2016 Election Results on PolicyMap, Including New Turnout Data

Blue and Red Crayons


Election Data


U.S. Election Atlas

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  • Demographics
    • Elections

The results of the 2016 presidential election are now up on PolicyMap. This adds to the county-level results we have for the 2004, 2008, and 2012 elections. Also available are the county level results to the Senate elections, and the results of the congressional elections are coming soon (we’re currently dealing with some redistricting issues).

Often, the most interesting indicator is the one that shows the change from the last election to this one. Below is the change in percent of votes for the Republican candidate from 2012 (Romney) to 2016 (Trump); purple areas are an increase in the Republican share of the vote:

New this year is state-level turnout data from the U.S. Elections Project. Unlike our county-level turnout data (which is also updated), this new data calculates the turnout percent based on the voting eligible population, as opposed to the voting age population. Not all residents over age 16 can vote; non-citizens and, in some states, felons are not eligible to vote. So this data is more accurate, but only available at the state level. For county-level turnout data, you can continue to use our data from the U.S. Election Atlas and Census Population Estimates, which uses the voting-age population.

So that said…

There are a lot of strong opinions about the election. We’re ostensibly bipartisan at PolicyMap. We have users from both sides of the political aisle, and we’re glad, because we believe that everyone should use timely, accurate, and reliable data to make fact-based decisions about their communities and the nation at large.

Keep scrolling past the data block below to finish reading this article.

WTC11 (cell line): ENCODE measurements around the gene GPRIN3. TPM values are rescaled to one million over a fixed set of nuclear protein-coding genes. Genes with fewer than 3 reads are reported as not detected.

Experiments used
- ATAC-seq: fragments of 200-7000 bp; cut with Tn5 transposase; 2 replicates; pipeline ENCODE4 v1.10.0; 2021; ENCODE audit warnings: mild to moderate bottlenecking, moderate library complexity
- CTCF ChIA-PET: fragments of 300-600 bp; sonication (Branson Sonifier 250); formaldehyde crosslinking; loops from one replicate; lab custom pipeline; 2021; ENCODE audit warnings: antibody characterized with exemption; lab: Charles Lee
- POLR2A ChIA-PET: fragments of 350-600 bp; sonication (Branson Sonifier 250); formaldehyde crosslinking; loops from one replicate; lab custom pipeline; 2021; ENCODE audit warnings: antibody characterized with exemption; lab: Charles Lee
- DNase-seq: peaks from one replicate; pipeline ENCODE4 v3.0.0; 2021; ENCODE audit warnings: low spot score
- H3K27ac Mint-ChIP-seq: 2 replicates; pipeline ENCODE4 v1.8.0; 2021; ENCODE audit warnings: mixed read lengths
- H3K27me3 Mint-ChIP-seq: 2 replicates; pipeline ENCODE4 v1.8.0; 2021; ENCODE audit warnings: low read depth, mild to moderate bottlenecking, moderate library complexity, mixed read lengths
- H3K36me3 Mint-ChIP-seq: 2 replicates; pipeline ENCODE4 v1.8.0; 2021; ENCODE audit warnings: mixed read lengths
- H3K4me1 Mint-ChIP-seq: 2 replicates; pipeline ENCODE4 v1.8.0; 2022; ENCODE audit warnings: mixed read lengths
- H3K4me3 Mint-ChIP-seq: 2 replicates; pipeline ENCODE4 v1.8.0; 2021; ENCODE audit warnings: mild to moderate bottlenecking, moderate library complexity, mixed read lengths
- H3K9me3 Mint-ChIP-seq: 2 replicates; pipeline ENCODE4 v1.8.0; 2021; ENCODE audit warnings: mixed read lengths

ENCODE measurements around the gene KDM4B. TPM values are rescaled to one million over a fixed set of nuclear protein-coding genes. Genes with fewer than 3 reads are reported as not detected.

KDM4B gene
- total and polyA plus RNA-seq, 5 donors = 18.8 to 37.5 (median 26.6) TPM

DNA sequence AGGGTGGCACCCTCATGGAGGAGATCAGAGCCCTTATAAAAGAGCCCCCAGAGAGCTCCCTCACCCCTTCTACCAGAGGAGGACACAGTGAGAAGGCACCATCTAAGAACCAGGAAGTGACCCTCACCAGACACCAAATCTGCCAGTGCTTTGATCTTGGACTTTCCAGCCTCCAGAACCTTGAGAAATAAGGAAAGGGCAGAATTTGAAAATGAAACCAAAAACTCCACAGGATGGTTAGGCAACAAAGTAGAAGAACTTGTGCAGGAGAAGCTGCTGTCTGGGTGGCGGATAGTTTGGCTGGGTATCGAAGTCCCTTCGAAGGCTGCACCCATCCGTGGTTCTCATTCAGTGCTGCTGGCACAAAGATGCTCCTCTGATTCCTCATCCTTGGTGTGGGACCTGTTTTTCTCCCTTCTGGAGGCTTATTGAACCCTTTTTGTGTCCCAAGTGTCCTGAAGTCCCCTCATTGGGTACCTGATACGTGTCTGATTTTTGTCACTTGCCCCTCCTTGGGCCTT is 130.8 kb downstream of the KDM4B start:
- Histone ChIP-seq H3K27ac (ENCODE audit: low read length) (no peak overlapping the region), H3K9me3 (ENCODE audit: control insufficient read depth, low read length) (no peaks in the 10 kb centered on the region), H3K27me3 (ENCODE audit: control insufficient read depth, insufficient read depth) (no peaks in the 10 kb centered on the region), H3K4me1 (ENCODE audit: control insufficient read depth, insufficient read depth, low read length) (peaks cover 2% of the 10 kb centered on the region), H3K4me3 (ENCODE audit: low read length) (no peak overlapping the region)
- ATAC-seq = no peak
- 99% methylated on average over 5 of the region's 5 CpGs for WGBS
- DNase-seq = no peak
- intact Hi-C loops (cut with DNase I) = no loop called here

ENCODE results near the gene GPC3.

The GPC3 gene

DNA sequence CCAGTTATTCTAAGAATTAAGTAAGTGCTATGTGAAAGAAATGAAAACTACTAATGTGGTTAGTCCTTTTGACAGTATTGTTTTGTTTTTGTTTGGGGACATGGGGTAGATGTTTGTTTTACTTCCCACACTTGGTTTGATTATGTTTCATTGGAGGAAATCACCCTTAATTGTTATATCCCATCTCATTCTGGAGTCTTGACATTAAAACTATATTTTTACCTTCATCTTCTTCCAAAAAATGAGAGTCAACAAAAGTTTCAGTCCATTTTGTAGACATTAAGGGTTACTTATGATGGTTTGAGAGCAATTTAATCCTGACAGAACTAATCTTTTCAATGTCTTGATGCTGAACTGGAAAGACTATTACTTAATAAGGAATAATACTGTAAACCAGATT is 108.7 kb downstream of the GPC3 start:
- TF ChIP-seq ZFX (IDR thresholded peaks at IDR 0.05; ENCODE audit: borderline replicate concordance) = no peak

Recently, though, there have been proposals to hamstring sources of high-quality data, like the Census and the Bureau of Labor Statistics. Over the past few years, the Census and BLS (among other departments) have had to reduce their offerings due to budgetary constraints, and there have been proposals to cut them further.

Most alarming has been a proposal to make responses to the Census’s American Community Survey (ACS – our most-used data source) voluntary instead of required by law. We don’t have to imagine what happens when national census surveys become voluntary – it happened in Canada, where the data from voluntary responses is now considered useless.

Surveys show that the Census, which is mandated in the Constitution, and its products like the ACS, are incredibly popular among people of all political persuasions. The data is considered essential by community leaders for making local decisions. So we would encourage you, if you’re a user of PolicyMap and you like the data that’s available on PolicyMap, to contact your representatives in Congress and in the Senate, and let them know how vital government data is to you.